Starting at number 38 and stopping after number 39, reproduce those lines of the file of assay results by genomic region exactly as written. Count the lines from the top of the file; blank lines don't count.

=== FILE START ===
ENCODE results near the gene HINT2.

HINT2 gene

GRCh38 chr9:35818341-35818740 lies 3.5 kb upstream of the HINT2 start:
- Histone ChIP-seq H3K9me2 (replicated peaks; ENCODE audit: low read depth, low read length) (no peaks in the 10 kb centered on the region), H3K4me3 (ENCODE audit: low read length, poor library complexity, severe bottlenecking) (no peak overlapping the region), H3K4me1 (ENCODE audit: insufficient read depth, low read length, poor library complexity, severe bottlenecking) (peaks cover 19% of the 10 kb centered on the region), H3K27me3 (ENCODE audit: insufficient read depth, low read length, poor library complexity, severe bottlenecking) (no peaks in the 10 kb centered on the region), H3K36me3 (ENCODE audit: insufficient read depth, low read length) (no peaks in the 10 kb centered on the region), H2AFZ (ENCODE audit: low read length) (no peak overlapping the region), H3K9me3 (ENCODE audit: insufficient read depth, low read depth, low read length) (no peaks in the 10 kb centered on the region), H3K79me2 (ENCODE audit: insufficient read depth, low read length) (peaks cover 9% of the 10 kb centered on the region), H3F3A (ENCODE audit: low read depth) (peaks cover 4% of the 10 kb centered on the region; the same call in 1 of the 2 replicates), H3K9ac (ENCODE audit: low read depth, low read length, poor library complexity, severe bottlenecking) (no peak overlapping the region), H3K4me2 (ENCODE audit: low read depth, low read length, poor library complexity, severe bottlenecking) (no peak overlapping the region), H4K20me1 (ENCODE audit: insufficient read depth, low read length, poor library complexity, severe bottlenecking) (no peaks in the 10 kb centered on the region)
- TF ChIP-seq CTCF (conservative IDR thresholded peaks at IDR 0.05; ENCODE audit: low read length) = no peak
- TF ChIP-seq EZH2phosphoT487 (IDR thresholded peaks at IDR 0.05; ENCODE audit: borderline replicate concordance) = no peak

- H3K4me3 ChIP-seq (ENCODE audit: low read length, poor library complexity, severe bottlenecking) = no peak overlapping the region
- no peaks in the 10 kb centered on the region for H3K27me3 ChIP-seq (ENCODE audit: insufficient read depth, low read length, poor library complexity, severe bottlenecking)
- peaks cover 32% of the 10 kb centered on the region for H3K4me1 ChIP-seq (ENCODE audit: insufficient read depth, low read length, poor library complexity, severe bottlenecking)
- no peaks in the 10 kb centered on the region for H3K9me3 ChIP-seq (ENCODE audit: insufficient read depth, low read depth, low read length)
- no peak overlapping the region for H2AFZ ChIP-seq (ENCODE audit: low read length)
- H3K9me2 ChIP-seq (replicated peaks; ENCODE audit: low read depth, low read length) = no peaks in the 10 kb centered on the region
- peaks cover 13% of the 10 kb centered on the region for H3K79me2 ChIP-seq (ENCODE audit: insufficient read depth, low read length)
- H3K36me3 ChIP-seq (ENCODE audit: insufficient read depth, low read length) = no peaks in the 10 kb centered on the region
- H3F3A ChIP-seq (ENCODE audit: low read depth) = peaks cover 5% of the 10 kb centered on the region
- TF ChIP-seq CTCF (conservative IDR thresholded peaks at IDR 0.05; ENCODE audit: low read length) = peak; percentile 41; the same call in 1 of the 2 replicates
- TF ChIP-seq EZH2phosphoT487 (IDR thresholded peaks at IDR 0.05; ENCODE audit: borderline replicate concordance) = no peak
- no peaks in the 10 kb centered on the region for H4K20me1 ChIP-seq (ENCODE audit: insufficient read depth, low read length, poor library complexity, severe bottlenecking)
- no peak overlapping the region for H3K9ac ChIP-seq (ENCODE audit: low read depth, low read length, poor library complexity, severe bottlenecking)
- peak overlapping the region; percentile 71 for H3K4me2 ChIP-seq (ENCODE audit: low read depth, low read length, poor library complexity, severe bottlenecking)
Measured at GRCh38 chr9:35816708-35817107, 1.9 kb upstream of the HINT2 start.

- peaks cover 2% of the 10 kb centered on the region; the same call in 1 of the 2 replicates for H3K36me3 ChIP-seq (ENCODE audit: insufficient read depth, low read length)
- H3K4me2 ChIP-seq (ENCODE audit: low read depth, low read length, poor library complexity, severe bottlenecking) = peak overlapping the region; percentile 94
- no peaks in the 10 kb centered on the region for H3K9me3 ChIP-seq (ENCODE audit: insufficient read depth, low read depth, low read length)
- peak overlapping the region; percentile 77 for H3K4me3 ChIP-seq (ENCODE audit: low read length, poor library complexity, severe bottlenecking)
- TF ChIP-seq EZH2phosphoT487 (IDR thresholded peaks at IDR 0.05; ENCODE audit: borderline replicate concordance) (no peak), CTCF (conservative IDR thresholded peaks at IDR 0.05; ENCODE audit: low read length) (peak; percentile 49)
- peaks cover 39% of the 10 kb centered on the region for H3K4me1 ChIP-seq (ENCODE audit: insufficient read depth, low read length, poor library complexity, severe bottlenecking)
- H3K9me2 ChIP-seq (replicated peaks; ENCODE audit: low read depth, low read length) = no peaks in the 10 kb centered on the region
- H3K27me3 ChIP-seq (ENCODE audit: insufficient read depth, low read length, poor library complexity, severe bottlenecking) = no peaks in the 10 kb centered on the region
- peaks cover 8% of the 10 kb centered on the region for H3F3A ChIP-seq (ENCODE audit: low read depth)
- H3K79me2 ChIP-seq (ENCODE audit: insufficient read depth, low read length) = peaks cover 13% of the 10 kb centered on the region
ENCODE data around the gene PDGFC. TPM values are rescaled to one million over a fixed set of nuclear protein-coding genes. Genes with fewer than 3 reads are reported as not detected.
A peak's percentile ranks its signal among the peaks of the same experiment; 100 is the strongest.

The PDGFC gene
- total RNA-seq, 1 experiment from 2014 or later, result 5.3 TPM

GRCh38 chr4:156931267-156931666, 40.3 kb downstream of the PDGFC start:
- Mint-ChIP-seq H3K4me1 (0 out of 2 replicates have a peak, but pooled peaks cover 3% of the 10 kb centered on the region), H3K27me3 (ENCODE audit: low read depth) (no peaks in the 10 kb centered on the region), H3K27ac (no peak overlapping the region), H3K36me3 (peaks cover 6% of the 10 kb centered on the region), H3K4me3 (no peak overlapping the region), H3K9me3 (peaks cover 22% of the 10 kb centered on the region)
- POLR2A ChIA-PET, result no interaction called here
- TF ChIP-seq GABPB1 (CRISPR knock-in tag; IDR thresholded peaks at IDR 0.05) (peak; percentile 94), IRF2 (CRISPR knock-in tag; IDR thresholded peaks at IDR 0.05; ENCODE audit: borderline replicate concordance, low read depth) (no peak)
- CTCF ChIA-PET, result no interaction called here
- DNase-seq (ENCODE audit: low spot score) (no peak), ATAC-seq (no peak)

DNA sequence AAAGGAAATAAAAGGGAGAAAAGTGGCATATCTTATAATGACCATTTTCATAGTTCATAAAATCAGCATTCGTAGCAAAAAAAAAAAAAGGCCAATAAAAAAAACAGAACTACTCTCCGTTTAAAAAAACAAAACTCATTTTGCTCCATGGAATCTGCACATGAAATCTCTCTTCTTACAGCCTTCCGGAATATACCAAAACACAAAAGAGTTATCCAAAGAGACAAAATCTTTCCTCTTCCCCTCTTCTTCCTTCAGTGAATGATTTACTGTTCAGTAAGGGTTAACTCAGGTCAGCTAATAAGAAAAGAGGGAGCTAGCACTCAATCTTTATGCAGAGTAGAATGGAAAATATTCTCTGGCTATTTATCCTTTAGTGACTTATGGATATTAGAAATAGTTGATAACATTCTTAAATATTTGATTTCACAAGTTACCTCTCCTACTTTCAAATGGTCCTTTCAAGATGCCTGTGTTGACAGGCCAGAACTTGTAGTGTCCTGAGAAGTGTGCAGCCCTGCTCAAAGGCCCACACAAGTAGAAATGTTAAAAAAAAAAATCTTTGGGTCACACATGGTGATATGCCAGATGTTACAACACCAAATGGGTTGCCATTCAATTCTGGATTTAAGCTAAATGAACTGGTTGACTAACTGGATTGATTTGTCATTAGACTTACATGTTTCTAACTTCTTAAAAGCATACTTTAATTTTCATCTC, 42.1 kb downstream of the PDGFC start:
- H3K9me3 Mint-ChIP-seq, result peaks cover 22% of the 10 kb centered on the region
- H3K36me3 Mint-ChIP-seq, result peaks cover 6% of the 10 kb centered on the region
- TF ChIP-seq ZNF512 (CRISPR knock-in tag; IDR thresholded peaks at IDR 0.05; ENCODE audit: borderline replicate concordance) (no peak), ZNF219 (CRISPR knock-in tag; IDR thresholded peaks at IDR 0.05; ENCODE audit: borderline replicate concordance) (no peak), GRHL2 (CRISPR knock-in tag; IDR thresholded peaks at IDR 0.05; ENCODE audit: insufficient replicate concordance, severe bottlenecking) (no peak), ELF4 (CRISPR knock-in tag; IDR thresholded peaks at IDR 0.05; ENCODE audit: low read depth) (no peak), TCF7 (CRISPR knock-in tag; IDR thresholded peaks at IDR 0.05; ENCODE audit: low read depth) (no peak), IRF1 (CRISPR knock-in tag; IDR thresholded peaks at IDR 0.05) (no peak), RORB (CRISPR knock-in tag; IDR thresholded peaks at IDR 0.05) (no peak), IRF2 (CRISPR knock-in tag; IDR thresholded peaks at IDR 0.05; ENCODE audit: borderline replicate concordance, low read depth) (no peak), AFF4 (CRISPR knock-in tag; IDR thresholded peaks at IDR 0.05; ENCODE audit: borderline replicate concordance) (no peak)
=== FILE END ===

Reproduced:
- POLR2A ChIA-PET, result no interaction called here
- TF ChIP-seq GABPB1 (CRISPR knock-in tag; IDR thresholded peaks at IDR 0.05) (peak; percentile 94), IRF2 (CRISPR knock-in tag; IDR thresholded peaks at IDR 0.05; ENCODE audit: borderline replicate concordance, low read depth) (no peak)